Can Evil Ever Be Banal? Revisiting Hannah Arendt's Great Mistake

Even if Arendt was wrong in the case of Eichmann himself, the phrase, ‘banality of evil,’ that she coined can assist us in understanding a psychological phenomenon that is not easy to digest

Send in e-mailSend in e-mail
Send in e-mailSend in e-mail
Aner Govrin
Aner Govrin

Yariv Mozer’s 2022 documentary film “The Devil’s Confession: The Lost Eichmann Tapes,” in which Adolf Eichmann is heard speaking in his own voice to the Nazi journalist Willem Sassen about his attitude toward Jews, is an event of major importance for the field of Holocaust research. This is particularly so when it comes regard to understanding the psychological motives of those who participated actively in the project of annihilating the Jews of Europe. The film also provides an opportunity for a renewed reading of Hannah Arendt’s “Eichmann in Jerusalem: A Report on the Banality of Evil,” from 1963.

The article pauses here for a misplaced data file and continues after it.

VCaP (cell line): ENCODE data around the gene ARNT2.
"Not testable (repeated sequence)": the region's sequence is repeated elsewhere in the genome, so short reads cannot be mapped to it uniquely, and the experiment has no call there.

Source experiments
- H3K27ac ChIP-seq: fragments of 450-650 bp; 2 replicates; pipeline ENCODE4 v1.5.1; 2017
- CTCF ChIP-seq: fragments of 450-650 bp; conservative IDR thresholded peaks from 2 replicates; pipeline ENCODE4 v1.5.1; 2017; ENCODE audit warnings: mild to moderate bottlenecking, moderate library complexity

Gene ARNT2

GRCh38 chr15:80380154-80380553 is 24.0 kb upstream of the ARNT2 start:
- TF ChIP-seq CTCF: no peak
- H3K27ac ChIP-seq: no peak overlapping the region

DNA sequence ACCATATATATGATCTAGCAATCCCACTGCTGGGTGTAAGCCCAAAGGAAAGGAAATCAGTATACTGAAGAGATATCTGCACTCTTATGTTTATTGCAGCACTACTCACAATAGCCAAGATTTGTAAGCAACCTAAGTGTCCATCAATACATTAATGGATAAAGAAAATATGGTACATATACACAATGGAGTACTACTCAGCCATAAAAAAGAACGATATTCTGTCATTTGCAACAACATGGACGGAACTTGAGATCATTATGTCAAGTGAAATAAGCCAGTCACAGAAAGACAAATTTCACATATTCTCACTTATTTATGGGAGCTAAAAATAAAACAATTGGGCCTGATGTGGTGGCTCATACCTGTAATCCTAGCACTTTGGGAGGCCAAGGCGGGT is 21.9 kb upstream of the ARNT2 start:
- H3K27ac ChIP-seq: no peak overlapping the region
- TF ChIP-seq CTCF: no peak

Automatic approval of subscriber comments.
From $1 for the first month

Already signed up? LOG IN


Charles Lindbergh addressing an America First Committee rally on October 3, 1941.

Ken Burns’ Brilliant ‘The U.S. and the Holocaust’ Has Only One Problem

The projected rise in sea level on a beach in Haifa over the next 30 years.

Facing Rapid Rise in Sea Levels, Israel Could Lose Large Parts of Its Coastline by 2050

Prime Minister Yair Lapid, this month.

Lapid to Haaretz: ‘I Have Learned to Respect the Left’

“Dubi,” whose full name is secret in keeping with instructions from the Mossad.

The Mossad’s Fateful 48 Hours Before the Yom Kippur War

Tal Dilian.

As Israel Reins in Its Cyberarms Industry, an Ex-intel Officer Is Building a New Empire

Queen Elizabeth II, King Charles III and a British synagogue.

How the Queen’s Death Changes British Jewry’s Most Distinctive Prayer